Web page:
Today, my thoughts and prayers are with Tamjid and his family, with the parents of co-pilot Prithula Rashid, and the families of the other victims who lost their lives in the ill-fated US-Bangla flight to Kathmandu on Marth 12, 2018. These families have lost their loved ones, and, as a nation, we have lost many bright citizens.
Any accident in the transport sector is a tragedy, but airplane accidents usually attract more attention. This is probably because airplane accidents are more deadly compared to other accidents in the transport sector, and, also because people have a general understanding that air transport is the safest mode of transport.
The real cause of the US-Bangla plane crash is yet to be known, but various reports indicate that a general lack of safety in our private airlines industry might as well have triggered this crash.
One pilot, in one of the reports, stated that: “This accident was just waiting to happen.” Cockroaches on the plane, air conditioner not working properly throughout the flight, or air conditioners dripping water are just some of the minor issues which have become common on the aircrafts operated by Bangladeshi private airlines.
Flight delays and cancellations due to technical problems with these old aircrafts are quite common as well. In a news report, co-pilot Prithula’s mother stated that “a few days ago before the crash, Prithula mentioned that she became scared operating an aircraft because it had become difficult to control due to the poor state of the aircraft.”
From past reports we have learned that there were two incidents where one of the engines of a US-Bangla aircraft stalled mid-air and on a few occasions the plane skidded off the runway. Also disingenuous is how private airline companies often try to pass off old airliners as “state of the art.”
Even though the road and water transport safety record in our country is nothing to be proud of, operators in these sectors at least have an understanding that buses or ferries are not supposed to be operated in harsh weather conditions, especially when visibility is low.
The cost of overlooking safety in the air transport sector is too high and the margin of error is too small
However, it is quite alarming to know that even though operating an aircraft is tougher and riskier than operating a bus or a ferry, the simple practice of not operating a plane in harsh weather and low visibility condition is not religiously followed by the private airlines industry.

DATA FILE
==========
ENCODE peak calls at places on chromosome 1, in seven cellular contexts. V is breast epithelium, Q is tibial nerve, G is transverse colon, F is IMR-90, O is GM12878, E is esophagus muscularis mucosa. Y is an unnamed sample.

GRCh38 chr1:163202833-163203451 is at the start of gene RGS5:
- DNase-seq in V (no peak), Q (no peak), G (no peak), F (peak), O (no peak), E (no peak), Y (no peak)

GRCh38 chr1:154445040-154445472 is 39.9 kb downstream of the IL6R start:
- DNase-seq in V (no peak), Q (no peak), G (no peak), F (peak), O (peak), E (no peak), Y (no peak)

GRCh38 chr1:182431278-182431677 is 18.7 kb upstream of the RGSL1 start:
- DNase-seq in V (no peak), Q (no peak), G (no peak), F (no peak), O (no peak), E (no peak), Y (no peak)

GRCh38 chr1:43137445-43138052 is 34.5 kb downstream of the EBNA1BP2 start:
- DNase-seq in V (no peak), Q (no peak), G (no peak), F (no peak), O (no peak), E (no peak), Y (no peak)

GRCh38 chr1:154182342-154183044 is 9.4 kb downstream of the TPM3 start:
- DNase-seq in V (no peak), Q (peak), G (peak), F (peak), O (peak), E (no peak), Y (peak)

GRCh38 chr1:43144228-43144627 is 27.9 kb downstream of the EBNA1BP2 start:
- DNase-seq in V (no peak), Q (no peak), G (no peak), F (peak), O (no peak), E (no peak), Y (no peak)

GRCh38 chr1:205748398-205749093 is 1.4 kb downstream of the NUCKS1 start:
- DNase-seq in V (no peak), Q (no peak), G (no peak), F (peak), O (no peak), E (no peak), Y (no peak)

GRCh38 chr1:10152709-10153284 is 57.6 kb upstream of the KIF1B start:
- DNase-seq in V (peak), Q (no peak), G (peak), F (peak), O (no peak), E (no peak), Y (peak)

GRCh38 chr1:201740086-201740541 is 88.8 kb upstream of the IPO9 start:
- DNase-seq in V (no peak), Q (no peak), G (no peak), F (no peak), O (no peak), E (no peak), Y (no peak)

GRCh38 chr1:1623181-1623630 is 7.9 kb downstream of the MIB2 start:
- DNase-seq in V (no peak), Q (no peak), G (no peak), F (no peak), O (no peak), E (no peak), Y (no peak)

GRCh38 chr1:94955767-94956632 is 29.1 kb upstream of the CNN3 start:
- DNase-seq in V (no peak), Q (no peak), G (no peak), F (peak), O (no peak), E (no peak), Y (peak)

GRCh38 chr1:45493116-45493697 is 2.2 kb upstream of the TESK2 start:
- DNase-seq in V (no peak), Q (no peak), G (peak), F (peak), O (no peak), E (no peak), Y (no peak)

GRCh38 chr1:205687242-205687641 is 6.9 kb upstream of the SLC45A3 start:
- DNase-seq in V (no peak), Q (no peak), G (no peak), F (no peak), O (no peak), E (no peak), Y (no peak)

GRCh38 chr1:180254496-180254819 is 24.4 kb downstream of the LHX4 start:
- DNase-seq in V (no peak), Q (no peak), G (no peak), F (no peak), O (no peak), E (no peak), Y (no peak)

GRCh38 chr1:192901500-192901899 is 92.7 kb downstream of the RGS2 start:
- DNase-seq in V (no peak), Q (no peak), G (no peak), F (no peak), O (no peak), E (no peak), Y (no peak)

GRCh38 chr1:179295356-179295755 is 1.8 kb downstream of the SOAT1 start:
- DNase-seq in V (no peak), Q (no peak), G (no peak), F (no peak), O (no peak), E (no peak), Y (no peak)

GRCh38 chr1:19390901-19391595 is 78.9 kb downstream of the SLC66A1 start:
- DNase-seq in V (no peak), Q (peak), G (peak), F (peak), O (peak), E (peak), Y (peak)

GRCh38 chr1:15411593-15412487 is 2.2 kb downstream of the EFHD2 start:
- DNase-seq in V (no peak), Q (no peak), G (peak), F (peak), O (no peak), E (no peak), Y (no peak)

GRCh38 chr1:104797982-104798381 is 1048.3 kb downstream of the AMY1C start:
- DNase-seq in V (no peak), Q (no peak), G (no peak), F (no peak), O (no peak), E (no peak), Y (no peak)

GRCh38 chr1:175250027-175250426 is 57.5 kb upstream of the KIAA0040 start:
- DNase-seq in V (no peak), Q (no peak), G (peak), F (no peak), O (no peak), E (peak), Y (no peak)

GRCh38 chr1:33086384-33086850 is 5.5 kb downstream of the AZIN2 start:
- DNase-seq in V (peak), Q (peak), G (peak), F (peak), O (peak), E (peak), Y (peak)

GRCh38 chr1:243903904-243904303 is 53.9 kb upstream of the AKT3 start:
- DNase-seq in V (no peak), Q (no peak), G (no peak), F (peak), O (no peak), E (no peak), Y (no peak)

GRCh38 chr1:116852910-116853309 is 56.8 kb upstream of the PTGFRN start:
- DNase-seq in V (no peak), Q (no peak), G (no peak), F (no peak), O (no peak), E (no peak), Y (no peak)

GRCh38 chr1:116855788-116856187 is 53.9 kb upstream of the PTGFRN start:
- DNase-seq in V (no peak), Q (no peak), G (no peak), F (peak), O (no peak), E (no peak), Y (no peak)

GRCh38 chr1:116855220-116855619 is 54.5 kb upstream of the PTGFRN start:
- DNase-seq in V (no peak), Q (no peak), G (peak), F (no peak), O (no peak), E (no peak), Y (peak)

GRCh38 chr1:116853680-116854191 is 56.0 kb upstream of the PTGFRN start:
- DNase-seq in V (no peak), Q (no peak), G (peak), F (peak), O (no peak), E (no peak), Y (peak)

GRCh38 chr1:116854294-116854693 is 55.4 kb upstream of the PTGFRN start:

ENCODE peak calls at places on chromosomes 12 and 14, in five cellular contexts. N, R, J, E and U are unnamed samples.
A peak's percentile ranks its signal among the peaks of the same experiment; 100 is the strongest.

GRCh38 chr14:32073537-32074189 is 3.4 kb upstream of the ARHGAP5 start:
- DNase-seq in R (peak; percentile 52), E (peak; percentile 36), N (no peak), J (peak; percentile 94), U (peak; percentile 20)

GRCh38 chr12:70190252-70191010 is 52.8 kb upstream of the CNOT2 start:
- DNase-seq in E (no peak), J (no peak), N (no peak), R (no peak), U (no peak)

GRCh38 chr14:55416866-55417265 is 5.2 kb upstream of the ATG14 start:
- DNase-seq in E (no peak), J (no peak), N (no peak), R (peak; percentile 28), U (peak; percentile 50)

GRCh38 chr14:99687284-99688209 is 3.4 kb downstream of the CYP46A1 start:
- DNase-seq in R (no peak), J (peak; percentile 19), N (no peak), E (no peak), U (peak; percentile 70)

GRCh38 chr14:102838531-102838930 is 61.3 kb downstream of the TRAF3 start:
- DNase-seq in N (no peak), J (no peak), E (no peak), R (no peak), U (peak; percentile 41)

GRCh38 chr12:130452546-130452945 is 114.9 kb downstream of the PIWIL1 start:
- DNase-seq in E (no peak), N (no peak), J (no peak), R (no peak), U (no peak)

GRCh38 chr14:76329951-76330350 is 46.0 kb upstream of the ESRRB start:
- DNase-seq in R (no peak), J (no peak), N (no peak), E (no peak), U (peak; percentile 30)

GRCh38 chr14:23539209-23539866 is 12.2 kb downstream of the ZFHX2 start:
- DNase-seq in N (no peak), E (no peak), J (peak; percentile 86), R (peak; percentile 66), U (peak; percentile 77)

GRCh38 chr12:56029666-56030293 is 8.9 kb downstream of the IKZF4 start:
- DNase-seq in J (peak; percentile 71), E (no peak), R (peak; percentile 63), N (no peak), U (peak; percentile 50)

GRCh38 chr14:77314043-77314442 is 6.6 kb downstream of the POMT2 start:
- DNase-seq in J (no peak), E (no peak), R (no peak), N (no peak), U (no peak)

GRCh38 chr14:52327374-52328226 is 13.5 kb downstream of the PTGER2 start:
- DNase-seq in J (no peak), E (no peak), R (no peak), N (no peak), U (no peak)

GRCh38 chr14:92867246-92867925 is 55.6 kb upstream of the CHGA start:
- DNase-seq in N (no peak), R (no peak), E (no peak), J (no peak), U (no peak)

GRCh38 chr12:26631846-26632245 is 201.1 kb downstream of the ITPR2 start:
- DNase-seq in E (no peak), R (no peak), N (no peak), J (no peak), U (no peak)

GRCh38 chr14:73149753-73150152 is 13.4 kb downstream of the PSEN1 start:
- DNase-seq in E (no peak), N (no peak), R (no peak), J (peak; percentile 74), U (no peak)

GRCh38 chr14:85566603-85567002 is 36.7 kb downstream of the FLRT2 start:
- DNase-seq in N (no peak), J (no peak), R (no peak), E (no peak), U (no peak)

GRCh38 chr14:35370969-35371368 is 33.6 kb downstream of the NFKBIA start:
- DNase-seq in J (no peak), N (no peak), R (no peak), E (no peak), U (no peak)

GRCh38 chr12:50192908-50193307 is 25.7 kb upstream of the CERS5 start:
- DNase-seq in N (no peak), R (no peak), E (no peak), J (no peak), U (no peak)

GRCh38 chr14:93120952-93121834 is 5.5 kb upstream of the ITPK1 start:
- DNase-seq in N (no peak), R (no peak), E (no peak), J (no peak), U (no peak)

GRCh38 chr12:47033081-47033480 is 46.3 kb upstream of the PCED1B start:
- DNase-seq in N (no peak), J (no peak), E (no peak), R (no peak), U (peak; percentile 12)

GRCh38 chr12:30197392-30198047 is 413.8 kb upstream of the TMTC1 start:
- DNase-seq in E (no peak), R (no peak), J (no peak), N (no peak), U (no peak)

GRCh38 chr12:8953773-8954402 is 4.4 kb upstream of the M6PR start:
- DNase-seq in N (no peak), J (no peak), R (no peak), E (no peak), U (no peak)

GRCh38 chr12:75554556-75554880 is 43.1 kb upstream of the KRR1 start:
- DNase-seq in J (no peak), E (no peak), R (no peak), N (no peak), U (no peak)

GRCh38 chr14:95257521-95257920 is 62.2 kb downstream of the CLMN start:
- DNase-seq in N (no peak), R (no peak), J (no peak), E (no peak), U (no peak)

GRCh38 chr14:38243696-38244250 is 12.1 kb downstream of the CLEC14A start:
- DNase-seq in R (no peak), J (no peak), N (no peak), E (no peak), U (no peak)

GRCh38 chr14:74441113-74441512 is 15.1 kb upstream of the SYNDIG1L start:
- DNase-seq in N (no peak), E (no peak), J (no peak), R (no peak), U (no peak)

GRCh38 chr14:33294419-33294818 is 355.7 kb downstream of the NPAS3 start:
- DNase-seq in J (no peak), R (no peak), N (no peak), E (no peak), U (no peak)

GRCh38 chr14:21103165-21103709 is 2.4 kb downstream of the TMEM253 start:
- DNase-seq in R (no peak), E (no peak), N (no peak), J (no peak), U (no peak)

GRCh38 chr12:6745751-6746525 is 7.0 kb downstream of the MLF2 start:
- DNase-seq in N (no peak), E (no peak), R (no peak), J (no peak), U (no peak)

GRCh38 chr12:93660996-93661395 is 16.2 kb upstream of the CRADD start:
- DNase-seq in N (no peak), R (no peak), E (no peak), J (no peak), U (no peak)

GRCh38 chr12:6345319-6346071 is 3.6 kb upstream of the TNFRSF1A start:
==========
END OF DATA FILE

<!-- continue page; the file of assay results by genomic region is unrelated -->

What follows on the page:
Although, in terms of road safety, fatigue driving is considered to be as dangerous as drunk driving -- if not more -- it is quite appalling to learn that pilots in the private airlines industry are forced to fly when they are fatigued and, in fact, fired if they complain about it.
We have learned that, on the day of the tragedy, Captain Abid and co-pilot Prithula had already operated four flights before starting on their flight to Kathmandu. Flying an airplane is no easy task, and it is not too far-fetched to imagine that the fatigue they had accrued over the course of the previous flights had affected them.
In a news briefing, one of the personnel from US-Bangla airlines rejected the claim that Captain Abid and co-pilot Prithula were tired. In fact, he mentioned that there was no scope for the pilots to be tired as each of the four flights they operated were only about 30-40 minutes long and that they had been given 30 minutes on land to recover from the exhaustion.
The airlines tone-deaf statement is just proof of how little understanding they have of a pilot’s capacity to juggle their workload and stress, as 30 minutes does not sound anywhere near an acceptable amount of time to decompress in between flights.
It is not only the duration of the flight that matters but also the number of times they have to take off and land. In addition, when on land, pilots generally do not really get to rest, but they have additional work to do in preparing for their next flight.
People in our country are now flying more frequently than ever before. This has increased the demand for private airlines. To stay competitive, these airlines are offering attractive ticket fares. In doing so, they are lowering their operation cost by overlooking safety. However, the cost of overlooking safety in the air transport sector is too high and the margin of error is too small.
The private airlines industry (not to discount the state-owned Biman Bangladesh) have to understand the gravity of their responsibility, the importance of safety, and the value of their clients’ lives.
Safety should be their top priority as we really do not want to lose any more lives like we did on March 12.
Therefore, rather than denying the irregularities which are going on in our private airlines industry, for the sake of their passengers, pilots, and crew members, it is time that the industry took this tragedy as a wake-up call and got their act together.
They should accept their shortcomings and assure the nation that they value human life by improving their safety standards. This is the least they owe to the families of the victims of BS211.
Ridwan Quaium is a transport engineer working in Thailand.